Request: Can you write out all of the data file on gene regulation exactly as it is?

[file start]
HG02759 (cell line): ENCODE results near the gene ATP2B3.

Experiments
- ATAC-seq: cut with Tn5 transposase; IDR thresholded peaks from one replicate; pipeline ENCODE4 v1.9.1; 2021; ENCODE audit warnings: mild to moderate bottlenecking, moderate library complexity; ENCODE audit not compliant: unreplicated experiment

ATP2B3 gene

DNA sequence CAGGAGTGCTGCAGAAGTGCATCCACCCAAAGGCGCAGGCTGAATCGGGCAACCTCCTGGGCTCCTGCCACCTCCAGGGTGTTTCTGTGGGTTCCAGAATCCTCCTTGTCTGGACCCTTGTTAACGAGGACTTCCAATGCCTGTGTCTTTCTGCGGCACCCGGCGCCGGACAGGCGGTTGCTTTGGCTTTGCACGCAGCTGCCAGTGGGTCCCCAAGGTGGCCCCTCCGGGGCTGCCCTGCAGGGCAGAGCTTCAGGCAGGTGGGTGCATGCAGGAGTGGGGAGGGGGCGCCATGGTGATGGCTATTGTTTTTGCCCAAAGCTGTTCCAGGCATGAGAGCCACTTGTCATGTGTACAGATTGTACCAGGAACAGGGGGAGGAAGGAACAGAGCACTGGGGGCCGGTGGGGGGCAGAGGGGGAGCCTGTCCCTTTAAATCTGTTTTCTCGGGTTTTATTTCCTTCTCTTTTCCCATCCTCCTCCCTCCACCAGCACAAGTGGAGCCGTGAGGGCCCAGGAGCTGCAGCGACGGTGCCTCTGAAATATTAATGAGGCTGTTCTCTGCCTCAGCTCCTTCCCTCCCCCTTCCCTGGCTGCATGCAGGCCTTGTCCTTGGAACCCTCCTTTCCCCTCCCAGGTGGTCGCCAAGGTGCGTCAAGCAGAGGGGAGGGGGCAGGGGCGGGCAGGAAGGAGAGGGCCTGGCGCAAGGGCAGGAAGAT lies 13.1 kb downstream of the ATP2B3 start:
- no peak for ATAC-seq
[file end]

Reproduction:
HG02759 (cell line): ENCODE results near the gene ATP2B3.

Experiments
- ATAC-seq: cut with Tn5 transposase; IDR thresholded peaks from one replicate; pipeline ENCODE4 v1.9.1; 2021; ENCODE audit warnings: mild to moderate bottlenecking, moderate library complexity; ENCODE audit not compliant: unreplicated experiment

ATP2B3 gene

DNA sequence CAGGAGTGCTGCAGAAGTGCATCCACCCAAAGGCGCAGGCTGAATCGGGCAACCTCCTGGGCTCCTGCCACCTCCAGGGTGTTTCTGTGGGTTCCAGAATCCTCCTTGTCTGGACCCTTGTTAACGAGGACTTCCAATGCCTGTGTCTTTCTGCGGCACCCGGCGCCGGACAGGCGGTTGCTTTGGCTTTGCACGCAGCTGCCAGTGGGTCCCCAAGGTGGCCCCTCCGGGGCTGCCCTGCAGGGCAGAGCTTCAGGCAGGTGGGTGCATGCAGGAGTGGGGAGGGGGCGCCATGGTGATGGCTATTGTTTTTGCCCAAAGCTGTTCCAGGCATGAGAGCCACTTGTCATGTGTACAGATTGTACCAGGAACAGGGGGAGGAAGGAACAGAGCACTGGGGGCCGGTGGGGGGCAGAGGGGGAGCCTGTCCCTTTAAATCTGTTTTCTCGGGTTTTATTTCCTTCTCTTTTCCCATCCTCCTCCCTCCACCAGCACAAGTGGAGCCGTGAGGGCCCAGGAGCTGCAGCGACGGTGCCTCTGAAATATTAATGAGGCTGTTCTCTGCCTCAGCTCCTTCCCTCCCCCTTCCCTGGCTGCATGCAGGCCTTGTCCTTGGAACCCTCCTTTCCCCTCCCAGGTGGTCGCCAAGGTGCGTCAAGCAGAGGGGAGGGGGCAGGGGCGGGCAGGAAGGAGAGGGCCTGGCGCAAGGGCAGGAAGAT lies 13.1 kb downstream of the ATP2B3 start:
- no peak for ATAC-seq